Endocrine Abstracts (2001) 2 P29

SCREENING FOR DIABETES AND ASYMPTOMATIC HYPERGLYCAEMIA IN ACUTE MYOCARDIAL INFARCTION

R Garg, V Patel, AK Agarwal & M Iqbal


Specialist Registrar, Diabetes and Endocrinology, Northern Deanery, New Castle, UK; Consultant Diabetes and Endocrinology, George Eliot Hospital, Nuneaton, Warwickshire; SHO Medicine, Dudley Group of Hospitals NHS Trust; Trust Physician, Internal Medicine, George Eliot Hospital, Nuneaton, Warwickshire.


Normal range glycemia towards higher side has been shown to have a higher risk than lower range of glycemia(1).

People with impaired glucose tolerance (IGT) with better glycemic control would be an ideal step towards prevention of coronary heart disease CHD.

Prevalence of undiagnosed diabetes remains high(2). Diagnosis of diabetes is made too late in too many patients. By the time diagnosis is made complications have already settled in(3). Diabetes may be diagnosed for the first time at the time of a major vascular event e.g. myocardial infarction.

A retrospective audit of 100 consecutive AMI between January 2000 to June 2000 in a district general hospital reveals that 32% patients had random blood glucose 7.8mmol/l or above on admission.

These patients had multiple coronary risk factors present at the time of AMI i.e. Hypertension (25%), raised lipids (9%), smoking history (37%) Family history (18%), etc. None of them were known to have diabetes or impaired glucose tolerance.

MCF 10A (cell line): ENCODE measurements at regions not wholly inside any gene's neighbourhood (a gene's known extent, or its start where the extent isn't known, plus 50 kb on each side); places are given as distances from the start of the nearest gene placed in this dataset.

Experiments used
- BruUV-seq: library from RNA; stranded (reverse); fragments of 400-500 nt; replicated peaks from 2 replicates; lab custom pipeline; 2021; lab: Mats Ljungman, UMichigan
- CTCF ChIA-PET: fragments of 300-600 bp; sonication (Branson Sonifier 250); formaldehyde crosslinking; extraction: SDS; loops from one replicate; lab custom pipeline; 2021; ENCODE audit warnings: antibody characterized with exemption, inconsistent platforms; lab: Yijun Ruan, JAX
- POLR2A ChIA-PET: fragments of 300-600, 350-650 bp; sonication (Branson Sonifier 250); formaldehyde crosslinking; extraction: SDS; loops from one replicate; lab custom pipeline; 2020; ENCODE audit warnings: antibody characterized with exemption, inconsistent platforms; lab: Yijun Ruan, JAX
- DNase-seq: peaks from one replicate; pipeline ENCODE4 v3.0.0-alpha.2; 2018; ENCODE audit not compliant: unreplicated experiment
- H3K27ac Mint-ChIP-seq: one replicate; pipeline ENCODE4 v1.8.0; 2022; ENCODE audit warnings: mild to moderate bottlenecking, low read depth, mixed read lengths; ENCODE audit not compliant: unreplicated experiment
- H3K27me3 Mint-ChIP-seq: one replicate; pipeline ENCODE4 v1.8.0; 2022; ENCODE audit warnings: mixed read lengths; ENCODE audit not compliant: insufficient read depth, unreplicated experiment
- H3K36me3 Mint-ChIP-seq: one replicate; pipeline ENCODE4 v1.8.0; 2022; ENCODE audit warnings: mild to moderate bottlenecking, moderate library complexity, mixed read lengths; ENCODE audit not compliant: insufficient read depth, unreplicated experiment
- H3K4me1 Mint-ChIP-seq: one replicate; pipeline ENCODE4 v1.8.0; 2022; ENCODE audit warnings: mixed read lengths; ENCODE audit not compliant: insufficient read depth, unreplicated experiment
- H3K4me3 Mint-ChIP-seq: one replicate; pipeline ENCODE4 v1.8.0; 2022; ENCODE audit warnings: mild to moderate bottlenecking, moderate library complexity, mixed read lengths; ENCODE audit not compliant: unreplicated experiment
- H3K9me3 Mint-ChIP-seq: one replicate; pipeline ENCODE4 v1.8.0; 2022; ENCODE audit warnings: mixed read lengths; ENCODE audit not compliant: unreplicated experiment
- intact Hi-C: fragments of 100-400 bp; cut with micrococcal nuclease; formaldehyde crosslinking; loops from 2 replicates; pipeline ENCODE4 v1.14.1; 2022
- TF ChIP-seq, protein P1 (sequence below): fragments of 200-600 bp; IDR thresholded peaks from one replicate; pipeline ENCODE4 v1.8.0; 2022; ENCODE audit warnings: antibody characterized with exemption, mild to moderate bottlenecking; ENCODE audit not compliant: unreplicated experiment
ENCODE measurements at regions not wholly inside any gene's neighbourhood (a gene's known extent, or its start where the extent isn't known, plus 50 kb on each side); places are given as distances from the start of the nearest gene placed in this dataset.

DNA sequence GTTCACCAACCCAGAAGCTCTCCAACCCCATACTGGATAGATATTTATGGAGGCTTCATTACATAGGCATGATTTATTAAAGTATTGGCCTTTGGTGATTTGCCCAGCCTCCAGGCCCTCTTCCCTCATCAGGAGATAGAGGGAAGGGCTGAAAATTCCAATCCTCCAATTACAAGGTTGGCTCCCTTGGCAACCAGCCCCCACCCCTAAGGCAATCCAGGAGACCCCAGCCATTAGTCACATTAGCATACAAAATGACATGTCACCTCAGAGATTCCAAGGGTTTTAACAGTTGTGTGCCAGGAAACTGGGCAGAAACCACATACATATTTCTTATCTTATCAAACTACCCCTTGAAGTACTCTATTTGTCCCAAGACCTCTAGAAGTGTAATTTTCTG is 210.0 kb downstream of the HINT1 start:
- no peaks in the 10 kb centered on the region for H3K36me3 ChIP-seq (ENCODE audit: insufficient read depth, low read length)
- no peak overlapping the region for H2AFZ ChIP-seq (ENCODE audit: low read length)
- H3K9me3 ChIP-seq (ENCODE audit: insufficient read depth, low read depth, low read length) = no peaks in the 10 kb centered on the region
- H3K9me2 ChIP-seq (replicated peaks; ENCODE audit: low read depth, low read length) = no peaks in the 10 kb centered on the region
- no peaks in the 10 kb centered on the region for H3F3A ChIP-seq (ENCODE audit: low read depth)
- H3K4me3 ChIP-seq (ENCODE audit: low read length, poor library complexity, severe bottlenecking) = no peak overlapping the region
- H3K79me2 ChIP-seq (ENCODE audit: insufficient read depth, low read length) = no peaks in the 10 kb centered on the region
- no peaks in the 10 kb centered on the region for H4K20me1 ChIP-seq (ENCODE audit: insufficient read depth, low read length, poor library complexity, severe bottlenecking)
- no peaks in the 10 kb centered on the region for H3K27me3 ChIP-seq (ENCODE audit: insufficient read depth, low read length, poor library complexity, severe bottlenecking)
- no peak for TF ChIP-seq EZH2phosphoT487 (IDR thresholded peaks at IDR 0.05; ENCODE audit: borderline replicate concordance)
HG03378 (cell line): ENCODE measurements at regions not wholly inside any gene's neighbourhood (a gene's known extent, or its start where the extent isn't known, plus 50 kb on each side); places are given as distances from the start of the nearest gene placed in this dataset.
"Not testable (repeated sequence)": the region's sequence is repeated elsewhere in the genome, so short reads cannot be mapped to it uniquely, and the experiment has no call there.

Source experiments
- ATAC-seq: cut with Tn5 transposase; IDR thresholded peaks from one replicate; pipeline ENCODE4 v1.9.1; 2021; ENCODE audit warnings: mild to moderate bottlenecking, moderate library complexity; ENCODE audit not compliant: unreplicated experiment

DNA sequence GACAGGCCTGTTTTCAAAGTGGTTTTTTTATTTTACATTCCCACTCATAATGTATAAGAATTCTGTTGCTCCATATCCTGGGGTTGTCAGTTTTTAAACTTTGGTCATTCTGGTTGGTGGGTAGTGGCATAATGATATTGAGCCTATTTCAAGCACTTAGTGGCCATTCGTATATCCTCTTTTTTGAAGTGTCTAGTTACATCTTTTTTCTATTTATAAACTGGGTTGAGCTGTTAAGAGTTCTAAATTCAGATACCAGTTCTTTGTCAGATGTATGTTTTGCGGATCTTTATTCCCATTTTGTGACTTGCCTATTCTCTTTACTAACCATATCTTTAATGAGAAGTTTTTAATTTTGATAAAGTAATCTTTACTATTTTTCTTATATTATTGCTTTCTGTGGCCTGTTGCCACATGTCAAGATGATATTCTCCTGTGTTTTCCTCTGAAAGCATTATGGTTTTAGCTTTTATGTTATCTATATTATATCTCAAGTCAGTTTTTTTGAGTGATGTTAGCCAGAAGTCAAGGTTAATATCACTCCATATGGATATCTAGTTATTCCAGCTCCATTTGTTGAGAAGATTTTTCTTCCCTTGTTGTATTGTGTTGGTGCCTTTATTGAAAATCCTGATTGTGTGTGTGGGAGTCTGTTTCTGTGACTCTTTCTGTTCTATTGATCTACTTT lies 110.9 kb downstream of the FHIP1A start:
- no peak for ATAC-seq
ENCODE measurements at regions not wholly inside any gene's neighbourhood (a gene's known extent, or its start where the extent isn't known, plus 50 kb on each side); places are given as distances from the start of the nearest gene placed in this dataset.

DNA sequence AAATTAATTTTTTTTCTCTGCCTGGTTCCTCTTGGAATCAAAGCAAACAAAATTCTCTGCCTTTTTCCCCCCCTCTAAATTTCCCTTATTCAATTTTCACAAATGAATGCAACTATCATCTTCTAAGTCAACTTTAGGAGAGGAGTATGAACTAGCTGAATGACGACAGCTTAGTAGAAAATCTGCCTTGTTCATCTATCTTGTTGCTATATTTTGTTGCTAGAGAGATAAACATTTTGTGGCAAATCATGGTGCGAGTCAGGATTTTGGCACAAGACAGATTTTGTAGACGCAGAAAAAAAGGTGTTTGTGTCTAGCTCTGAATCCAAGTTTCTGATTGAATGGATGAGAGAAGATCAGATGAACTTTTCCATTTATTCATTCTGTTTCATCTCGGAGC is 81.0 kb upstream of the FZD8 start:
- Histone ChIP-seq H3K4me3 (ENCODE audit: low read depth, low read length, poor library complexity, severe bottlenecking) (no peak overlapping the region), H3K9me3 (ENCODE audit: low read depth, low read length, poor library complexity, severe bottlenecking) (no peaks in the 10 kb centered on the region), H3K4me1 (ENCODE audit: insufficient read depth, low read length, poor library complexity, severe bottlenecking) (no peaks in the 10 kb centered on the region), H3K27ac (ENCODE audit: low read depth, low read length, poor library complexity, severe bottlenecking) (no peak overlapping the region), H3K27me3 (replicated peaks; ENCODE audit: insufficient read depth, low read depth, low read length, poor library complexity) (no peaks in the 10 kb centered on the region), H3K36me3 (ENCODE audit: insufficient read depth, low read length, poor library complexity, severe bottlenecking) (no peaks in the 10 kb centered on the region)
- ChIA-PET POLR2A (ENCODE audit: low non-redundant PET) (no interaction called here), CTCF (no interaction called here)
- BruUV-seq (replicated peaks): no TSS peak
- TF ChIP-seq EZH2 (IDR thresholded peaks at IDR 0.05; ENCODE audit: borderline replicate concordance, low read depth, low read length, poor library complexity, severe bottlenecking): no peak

Summary of results

Total MI =100

Patients with Random Glucose >7.8 mmol/l=32 (28 male, 4 Female)

Q MI-24, Thrombolysed 21 ( With Streptokinase, Thrombolysis contraindicated in 3)

On admission

SBP>140mmHg in 19,

DBP >80mmHg in 19

Random Blood Glucose>11 mmol/l=10 ,

Cholesterol >5 in 24 patients

Discussion

Screening for diabetes in high-risk populations has been recommended(4). Prevalence of undiagnosed diabetes and background cardiovascular risk in a population needs to be considered while screening for diabetes is contemplated. People with diabetes and with IGT would benefit from pharmaceutical interventions and life style changes.

Asymptomatic hyperglycaemia may exist for several years before diabetes is diagnosed. Hyperglycaemia is a marker for risk factors of coronary heart diasease. Hyperglycaemia is a risk factor independent of hypercholesterolemia, hypertension and smoking(5).

These patients may have had impaired fasting glycemia/impaired glucose tolerance or undiagnosed diabetes mellitus prior to their admission with AMI.

We recommend that patient with vascular event and random blood glucose of 7.8 mmol/l or above as well as their first degree relatives should be screened for diabetes.

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